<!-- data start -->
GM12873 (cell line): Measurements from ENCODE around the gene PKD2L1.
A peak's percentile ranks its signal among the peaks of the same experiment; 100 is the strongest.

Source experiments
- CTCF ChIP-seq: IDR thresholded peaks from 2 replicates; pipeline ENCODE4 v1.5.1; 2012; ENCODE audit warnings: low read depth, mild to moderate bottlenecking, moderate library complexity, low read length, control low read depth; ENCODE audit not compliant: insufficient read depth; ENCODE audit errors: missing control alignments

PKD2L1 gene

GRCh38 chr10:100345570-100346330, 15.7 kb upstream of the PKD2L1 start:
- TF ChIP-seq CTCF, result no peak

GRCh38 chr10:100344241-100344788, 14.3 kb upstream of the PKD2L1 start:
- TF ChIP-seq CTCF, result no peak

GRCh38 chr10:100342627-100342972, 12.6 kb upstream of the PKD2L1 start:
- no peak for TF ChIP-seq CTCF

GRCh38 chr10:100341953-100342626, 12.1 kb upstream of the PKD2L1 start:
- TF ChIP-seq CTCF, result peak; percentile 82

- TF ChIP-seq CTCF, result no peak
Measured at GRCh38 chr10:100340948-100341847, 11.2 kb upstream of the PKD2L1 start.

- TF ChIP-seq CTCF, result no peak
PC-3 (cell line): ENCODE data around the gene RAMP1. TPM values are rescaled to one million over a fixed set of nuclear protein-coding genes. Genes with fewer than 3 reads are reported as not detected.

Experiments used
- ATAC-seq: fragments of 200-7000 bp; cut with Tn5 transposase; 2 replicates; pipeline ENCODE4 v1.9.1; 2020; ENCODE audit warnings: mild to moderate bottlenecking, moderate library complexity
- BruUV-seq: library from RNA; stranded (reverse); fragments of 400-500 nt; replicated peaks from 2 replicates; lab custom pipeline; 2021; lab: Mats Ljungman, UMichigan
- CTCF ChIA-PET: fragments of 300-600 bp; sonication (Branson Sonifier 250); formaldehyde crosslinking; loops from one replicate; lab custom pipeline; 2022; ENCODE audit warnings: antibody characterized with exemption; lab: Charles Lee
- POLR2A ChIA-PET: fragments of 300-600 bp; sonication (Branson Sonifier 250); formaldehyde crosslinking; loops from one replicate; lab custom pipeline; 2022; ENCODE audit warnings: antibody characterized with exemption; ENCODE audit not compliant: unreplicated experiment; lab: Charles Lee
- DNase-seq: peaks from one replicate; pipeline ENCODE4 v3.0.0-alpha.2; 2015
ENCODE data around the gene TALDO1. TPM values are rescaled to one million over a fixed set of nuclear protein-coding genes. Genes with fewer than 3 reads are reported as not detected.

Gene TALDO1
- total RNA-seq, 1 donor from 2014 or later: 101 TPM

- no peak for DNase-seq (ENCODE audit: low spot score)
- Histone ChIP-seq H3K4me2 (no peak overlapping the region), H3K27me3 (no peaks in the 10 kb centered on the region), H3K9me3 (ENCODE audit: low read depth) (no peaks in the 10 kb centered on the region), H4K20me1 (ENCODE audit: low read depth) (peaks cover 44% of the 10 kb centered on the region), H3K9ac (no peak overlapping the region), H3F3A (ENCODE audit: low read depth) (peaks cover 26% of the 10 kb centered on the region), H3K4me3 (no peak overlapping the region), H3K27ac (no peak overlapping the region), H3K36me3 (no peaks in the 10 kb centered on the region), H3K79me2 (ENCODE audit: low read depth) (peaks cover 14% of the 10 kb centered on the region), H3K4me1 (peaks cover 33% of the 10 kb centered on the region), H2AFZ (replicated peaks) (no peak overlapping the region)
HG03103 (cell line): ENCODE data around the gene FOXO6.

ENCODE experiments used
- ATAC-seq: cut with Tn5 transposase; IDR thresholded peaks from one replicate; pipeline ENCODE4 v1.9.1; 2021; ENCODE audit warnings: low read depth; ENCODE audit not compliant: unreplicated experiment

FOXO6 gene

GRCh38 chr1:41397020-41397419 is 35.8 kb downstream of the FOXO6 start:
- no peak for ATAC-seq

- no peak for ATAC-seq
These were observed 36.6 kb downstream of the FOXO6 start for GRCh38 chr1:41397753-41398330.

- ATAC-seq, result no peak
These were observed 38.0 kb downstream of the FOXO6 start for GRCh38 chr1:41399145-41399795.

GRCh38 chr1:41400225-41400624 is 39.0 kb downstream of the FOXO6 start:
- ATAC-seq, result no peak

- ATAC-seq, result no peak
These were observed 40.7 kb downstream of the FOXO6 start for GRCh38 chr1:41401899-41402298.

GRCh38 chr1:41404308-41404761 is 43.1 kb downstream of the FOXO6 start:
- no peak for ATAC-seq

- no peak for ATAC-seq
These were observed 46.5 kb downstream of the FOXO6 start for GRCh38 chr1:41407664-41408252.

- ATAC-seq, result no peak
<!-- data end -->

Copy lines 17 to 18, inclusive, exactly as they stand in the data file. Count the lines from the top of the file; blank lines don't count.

PC-3 (cell line): ENCODE data around the gene RAMP1. TPM values are rescaled to one million over a fixed set of nuclear protein-coding genes. Genes with fewer than 3 reads are reported as not detected.

Experiments used